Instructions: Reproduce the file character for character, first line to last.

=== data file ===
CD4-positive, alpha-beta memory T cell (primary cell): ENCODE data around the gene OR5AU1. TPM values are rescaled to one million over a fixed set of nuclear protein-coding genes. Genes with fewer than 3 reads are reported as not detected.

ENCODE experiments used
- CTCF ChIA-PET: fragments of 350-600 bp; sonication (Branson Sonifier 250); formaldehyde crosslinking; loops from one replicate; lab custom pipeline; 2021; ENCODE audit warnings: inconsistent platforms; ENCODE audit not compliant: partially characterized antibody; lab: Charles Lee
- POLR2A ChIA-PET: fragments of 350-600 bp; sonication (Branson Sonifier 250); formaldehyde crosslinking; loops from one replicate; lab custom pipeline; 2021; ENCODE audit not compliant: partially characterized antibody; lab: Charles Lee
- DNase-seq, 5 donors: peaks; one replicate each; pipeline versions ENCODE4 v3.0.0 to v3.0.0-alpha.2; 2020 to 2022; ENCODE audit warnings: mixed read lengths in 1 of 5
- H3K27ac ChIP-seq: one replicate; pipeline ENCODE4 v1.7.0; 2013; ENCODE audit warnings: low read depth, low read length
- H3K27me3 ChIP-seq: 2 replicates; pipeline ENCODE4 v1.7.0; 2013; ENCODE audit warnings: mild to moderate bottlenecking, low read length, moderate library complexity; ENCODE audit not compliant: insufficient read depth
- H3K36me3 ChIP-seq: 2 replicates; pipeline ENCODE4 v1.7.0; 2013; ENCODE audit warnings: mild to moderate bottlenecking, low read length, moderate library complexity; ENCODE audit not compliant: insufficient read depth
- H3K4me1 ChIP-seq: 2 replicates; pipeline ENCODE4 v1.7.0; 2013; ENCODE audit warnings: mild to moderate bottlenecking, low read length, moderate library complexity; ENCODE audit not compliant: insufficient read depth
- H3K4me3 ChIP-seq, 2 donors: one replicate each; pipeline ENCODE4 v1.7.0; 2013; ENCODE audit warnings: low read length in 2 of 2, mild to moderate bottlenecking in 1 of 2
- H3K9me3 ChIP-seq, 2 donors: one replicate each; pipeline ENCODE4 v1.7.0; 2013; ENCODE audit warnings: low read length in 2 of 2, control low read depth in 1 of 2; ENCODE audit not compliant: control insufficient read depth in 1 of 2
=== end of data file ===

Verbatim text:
CD4-positive, alpha-beta memory T cell (primary cell): ENCODE data around the gene OR5AU1. TPM values are rescaled to one million over a fixed set of nuclear protein-coding genes. Genes with fewer than 3 reads are reported as not detected.

ENCODE experiments used
- CTCF ChIA-PET: fragments of 350-600 bp; sonication (Branson Sonifier 250); formaldehyde crosslinking; loops from one replicate; lab custom pipeline; 2021; ENCODE audit warnings: inconsistent platforms; ENCODE audit not compliant: partially characterized antibody; lab: Charles Lee
- POLR2A ChIA-PET: fragments of 350-600 bp; sonication (Branson Sonifier 250); formaldehyde crosslinking; loops from one replicate; lab custom pipeline; 2021; ENCODE audit not compliant: partially characterized antibody; lab: Charles Lee
- DNase-seq, 5 donors: peaks; one replicate each; pipeline versions ENCODE4 v3.0.0 to v3.0.0-alpha.2; 2020 to 2022; ENCODE audit warnings: mixed read lengths in 1 of 5
- H3K27ac ChIP-seq: one replicate; pipeline ENCODE4 v1.7.0; 2013; ENCODE audit warnings: low read depth, low read length
- H3K27me3 ChIP-seq: 2 replicates; pipeline ENCODE4 v1.7.0; 2013; ENCODE audit warnings: mild to moderate bottlenecking, low read length, moderate library complexity; ENCODE audit not compliant: insufficient read depth
- H3K36me3 ChIP-seq: 2 replicates; pipeline ENCODE4 v1.7.0; 2013; ENCODE audit warnings: mild to moderate bottlenecking, low read length, moderate library complexity; ENCODE audit not compliant: insufficient read depth
- H3K4me1 ChIP-seq: 2 replicates; pipeline ENCODE4 v1.7.0; 2013; ENCODE audit warnings: mild to moderate bottlenecking, low read length, moderate library complexity; ENCODE audit not compliant: insufficient read depth
- H3K4me3 ChIP-seq, 2 donors: one replicate each; pipeline ENCODE4 v1.7.0; 2013; ENCODE audit warnings: low read length in 2 of 2, mild to moderate bottlenecking in 1 of 2
- H3K9me3 ChIP-seq, 2 donors: one replicate each; pipeline ENCODE4 v1.7.0; 2013; ENCODE audit warnings: low read length in 2 of 2, control low read depth in 1 of 2; ENCODE audit not compliant: control insufficient read depth in 1 of 2